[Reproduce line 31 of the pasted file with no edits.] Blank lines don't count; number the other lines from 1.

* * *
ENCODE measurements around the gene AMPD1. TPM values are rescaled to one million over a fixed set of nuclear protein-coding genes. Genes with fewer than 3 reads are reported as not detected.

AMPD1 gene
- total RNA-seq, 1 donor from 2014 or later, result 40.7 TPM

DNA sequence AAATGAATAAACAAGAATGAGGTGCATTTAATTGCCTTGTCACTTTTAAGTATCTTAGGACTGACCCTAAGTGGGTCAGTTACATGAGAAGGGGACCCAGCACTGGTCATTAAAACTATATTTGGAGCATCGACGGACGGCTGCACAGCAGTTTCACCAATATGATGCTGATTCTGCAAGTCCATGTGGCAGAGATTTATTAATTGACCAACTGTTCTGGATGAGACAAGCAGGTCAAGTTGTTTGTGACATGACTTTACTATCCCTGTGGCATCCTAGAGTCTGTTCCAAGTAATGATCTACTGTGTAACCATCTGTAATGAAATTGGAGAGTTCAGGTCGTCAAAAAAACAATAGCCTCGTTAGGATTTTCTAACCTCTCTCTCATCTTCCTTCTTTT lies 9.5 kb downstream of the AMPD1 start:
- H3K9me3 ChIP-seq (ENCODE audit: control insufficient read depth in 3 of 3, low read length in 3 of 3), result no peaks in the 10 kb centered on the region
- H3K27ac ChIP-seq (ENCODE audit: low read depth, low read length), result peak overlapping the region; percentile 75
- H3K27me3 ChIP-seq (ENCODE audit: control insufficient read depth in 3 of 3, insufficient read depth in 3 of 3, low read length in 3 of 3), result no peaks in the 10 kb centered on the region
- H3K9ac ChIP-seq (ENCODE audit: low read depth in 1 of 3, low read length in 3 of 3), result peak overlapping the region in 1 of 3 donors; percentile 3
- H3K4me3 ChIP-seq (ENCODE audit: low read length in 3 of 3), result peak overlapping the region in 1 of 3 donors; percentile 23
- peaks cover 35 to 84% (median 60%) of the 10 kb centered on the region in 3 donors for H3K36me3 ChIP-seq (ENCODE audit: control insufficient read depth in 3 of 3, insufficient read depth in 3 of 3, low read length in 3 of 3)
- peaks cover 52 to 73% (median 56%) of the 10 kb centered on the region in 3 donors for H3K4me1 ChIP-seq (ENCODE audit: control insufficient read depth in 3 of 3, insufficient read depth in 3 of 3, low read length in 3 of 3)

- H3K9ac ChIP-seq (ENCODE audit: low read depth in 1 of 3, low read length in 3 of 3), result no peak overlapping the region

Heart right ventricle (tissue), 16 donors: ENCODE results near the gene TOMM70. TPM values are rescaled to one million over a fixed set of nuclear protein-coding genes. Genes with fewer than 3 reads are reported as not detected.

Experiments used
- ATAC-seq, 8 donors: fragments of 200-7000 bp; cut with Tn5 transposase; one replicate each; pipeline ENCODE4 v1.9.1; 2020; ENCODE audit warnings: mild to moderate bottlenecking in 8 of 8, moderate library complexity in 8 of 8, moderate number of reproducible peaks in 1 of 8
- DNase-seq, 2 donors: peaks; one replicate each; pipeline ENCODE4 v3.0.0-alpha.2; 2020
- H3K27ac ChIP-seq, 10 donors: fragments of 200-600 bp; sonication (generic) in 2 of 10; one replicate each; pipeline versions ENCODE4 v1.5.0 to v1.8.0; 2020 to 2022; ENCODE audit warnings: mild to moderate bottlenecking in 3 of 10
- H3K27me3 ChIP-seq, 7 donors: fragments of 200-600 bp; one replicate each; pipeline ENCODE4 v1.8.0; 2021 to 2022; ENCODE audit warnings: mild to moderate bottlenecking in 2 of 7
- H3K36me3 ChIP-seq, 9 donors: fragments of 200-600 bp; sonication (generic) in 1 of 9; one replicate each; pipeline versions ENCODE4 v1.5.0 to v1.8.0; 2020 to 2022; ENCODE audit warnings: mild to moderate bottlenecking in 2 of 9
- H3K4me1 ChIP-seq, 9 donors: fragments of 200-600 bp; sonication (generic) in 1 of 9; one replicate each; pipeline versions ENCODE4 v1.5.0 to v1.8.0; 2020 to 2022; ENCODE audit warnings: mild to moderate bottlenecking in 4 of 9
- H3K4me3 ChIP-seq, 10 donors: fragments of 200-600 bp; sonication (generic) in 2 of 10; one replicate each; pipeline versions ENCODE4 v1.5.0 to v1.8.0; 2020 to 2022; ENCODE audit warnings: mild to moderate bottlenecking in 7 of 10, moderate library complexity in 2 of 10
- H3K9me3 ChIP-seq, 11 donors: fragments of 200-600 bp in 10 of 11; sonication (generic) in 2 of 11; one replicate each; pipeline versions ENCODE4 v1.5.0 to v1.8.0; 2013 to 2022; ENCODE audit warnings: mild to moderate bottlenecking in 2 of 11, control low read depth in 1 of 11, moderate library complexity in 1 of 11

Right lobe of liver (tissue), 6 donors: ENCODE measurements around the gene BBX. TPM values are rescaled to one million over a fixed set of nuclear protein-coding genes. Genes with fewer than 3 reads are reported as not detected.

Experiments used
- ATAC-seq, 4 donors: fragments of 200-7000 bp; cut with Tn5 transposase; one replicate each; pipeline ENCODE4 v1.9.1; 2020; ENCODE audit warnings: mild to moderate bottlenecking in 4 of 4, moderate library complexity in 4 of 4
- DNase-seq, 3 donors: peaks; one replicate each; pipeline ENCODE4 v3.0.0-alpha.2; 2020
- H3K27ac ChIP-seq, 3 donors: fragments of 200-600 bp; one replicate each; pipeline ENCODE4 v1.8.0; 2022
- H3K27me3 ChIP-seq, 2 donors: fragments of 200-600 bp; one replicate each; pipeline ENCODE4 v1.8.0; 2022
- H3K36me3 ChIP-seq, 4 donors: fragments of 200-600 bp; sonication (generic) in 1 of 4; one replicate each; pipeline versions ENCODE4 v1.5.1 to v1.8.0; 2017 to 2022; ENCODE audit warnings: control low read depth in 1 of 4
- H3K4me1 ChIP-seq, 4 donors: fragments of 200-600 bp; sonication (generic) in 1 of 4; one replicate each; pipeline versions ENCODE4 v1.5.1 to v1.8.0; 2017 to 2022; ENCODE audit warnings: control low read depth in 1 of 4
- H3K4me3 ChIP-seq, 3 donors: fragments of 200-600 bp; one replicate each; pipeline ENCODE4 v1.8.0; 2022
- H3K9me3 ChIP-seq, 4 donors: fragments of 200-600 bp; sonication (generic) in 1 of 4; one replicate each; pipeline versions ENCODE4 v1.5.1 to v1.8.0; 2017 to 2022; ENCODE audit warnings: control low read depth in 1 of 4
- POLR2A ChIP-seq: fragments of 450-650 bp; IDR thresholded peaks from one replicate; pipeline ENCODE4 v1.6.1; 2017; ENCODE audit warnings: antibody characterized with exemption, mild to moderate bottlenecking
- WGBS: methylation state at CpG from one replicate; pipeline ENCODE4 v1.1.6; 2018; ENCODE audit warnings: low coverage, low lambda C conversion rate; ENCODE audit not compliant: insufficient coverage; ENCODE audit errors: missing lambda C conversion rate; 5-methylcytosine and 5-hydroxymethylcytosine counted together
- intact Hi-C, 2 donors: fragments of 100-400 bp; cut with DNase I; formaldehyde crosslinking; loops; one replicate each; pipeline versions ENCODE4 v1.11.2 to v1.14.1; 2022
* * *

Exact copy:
- H3K4me3 ChIP-seq, 3 donors: fragments of 200-600 bp; one replicate each; pipeline ENCODE4 v1.8.0; 2022